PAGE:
Witches’ Brews: Eight Local Beers to Sip Around Boston This Halloween

With devilish ABVs, creepy colors, and more twisted takes on seasonal beer.

Darkling by Night Shift Brewing

Darkling by Night Shift Brewing. / Photo by Tim Oxton

There was a time when every brewer was going from patch to pint with a plethora of pumpkin beers. But now, the U.S. beer market is seeing a shift. Fewer brewers are making pumpkin beers because last year’s batches lingered long on store shelves, Forbes reported. Some local breweries, like Smuttynose, adjusted accordingly.

“This year, we pushed back our Pumpkin Ale release date to August 1, several weeks later than previous years, but we also shortened the Pumpkin sales window to sixty days,” communications manager JT Thompson says. “We did that mostly to get more in a consumer-defined selling season, but [also] to make room for a second fall seasonal, a classic Oktoberfest lager.”

Cambridge Brewing Company’s ninth annual Great Pumpkin Festival, featuring one-off house brews and pumpkin beers from across the country, sold out well ahead of the October 29 event, says brewmaster Will Myers. But his team bottled about 20 percent less of their flagship gourd brew, the Great Pumpkin Ale, this year, because of the writing on the wall.

And of course, not every festive fall beer has to have pumpkin in it. Below, eight local potions that play up creepy colors, devilish alcohol-by-volume content, and more twisted takes on seasonal beer—including a couple pumpkin resurrections.

Ghoulschip By Allagash Brewing Company

This year’s batch of Ghoulschip, the brewery’s wild pumpkin ale, is still fermenting, but you can sip last year’s incarnation while you wait. OSaturday, October 29, Allagash is reanimating the 2015 batch of this oak-aged ale for bottle sales and small pours at its Portland campus, alongside doughnuts and coffee. Doors open at 9:30 a.m.

Allagash Brewing Company, 50 Industrial Way, Portland, Maine, 207-878-5385, allagash.com.

Muerte by Backlash Beer Company

An imperial stout perfect for Día de Muertos, the Mexican tradition around All Saints’ Day. This brew takes its name from the Spanish word for “death,” and with good reason. Festive flavors of cinnamon and vanilla are bolstered by more than 200 Scotch bonnet peppers and a few gallons of Fazenda cold brew coffee. Backlash expects 22-ounce bottles of the beer to hit shelves in the next week, with a few kegs sent around New England. Get in the spirit with this fun animation of the beer’s label by Beer Labels in Motion artist Trevor Carmick.

Backlash Brewing Company, backlashbeer.com.

The Session Ender by Banded Horn Brewing Company 

When a beer label displays Godzilla’s nemesis Ghidorah, you know to tread lightly. This 11.5 percent ABV triple IPA is hoppy, aggressive, and fully capable of derailing a casual drinking session. Up for the challenge? The beer is available at the brewery’s Biddeford taproom on draft and in 16-ounce cans. A few kegs were also sent out to Massachusetts bars.

Banded Horn Brewing Company, 32 Main St., Biddeford, Maine, 207-602-1561, bandedhorn.com.

Brett Sematary by Cambridge Brewing Company

Last Halloween, CBC brewers put a batch of Great Pumpkin ale to rest in oak barrels, to condition further with a strain of Brett yeast. During that time, the beer soured into a funky, earthy, and, as the brewers put it, “evil” ale. That cursed pumpkin beer has risen from the brewery’s cellar and is available in 750mL bottles, and is on draft at the Kendall Square brewpub.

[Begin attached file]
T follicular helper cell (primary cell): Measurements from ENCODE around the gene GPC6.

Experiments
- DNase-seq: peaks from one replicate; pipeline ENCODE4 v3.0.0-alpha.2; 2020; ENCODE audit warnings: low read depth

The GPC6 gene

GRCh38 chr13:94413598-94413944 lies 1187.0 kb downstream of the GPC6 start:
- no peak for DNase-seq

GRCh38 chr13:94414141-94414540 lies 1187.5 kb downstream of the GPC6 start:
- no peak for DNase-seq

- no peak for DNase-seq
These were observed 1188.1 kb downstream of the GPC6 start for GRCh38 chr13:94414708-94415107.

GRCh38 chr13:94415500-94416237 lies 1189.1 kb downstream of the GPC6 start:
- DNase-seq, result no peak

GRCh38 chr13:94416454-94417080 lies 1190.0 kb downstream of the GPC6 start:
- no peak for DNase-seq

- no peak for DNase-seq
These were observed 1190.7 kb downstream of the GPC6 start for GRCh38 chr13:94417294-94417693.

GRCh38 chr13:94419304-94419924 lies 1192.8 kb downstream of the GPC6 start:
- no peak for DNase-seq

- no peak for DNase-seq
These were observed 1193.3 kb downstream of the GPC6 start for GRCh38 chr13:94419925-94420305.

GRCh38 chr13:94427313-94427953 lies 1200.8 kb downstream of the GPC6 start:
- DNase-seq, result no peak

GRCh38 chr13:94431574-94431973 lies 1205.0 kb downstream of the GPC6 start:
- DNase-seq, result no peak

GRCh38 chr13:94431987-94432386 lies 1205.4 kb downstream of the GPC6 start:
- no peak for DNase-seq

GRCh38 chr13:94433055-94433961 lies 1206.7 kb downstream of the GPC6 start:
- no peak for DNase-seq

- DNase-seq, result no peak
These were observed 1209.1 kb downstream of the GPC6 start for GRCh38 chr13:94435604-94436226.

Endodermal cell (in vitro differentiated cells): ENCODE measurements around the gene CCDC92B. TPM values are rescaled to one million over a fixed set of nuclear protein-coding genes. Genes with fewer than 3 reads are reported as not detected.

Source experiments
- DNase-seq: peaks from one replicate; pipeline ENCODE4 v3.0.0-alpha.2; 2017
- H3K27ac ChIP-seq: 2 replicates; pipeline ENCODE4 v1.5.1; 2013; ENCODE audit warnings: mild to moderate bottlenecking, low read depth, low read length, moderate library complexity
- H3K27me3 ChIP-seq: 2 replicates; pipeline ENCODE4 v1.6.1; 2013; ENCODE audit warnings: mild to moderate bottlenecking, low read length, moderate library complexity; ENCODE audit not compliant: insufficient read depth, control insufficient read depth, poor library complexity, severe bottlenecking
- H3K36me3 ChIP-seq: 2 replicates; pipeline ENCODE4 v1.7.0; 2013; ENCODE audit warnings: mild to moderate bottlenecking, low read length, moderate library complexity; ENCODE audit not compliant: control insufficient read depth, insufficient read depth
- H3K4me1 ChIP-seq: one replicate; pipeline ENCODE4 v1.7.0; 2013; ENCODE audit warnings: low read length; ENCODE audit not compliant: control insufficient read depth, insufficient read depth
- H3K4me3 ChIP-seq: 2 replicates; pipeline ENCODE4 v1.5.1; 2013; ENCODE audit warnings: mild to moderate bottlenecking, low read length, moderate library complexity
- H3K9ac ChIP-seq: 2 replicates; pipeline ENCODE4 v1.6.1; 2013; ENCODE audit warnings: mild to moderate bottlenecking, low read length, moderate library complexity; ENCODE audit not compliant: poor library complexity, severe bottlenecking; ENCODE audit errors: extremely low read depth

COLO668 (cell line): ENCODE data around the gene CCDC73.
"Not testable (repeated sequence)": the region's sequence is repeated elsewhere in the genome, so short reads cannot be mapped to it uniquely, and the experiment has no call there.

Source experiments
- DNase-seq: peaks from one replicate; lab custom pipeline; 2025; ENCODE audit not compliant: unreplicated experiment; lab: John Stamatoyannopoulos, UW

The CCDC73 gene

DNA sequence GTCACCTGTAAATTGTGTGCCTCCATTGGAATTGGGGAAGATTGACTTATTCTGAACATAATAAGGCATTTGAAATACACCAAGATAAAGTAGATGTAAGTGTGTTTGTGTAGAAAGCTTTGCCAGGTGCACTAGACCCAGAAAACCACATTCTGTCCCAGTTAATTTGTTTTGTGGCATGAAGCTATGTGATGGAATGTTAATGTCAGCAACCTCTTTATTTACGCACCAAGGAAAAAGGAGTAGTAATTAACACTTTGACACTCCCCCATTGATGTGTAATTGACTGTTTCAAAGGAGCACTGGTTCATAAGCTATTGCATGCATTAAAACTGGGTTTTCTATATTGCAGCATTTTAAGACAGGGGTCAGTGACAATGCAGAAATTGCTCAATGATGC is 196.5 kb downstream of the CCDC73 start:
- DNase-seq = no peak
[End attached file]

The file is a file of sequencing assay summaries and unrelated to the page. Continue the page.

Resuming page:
Cambridge Brewing Company, One Kendall Square, Cambridge, 617-494-1994, cambridgebrewingcompany.com.

Ectoplasm by Far From the Tree Cider

Ectoplasm by Far From the Tree Cider. / Photo provided

Halloween Ciders by Far From the Tree

Like you’d expect from a brewery based in Witch City, Far From the Tree has created a number of spooky ciders this season. While only one is on draft right now—a dry, English-style cider called Scarecrow—others will rear their ugly heads in the weeks leading up to October 31. Keep a look out for Black Lagoon, brewed with black cherry, currant, and cuttlefish ink (for a dark color); and Purple People Eater, with purple carrot, blueberry, and sour cherry. During Halloween weekend, you can also sip Ectoplasm, a ghastly green cider with jalapeño and kiwi, and Beetlejuice, made with prickly pear and sour strawberry.

Far From the Tree Cider, 108 Jackson St., Salem, 978-224-2904, farfromthetreecider.com.

Pumpkin Smoke & Dagger by Jack’s Abby

This version of the brewery’s smoky black lager is aged for two years with wild yeast strains and pumpkins from Volante Farms in Needham. The beer will only be available at the Framingham taproom, with an expected release sometime next week. With the addition of the Springdale Barrel Room, we could see more of these wooded pumpkin lagers next fall. If you must have pumpkin lager right now, Jack’s Abby is currently pouring Pumpkin Crop at the beer hall, too.

Jack’s Abby, 100 Clinton St., Framingham, 508-872-0900, jacksabby.com.

Hot Potato by Lamplighter Brewing Company

The Cambridge brewery is debuting two new beers at its growler counter this weekend: Hot Potato, a spiced sweet potato porter, and Space Monster, a 7 percent ABV American IPA. Whether you’re feeling festive this fall or want a little fright, there’s a beer here for your Halloween delight.

Lamplighter Brewing Company, 284 Broadway, Cambridge, lamplighterbrewing.com.

Darkling by Night Shift Brewing

It’s luscious, it’s thick, and it’s black as night. It’s the Everett brewery’s bourbon barrel-aged imperial stout. Darkling will be available on draft and in bottles on Sunday, October 30, to round out the Fermentation District’s Halloween festivities that week. If you want an early taste, stop by Brewer’s Fork in Charlestown on Thursday, October 27, for a pre-release party.

Night Shift Brewing, 87 Santilli Highway, Everett, 617-294-4233, nightshiftbrewing.com.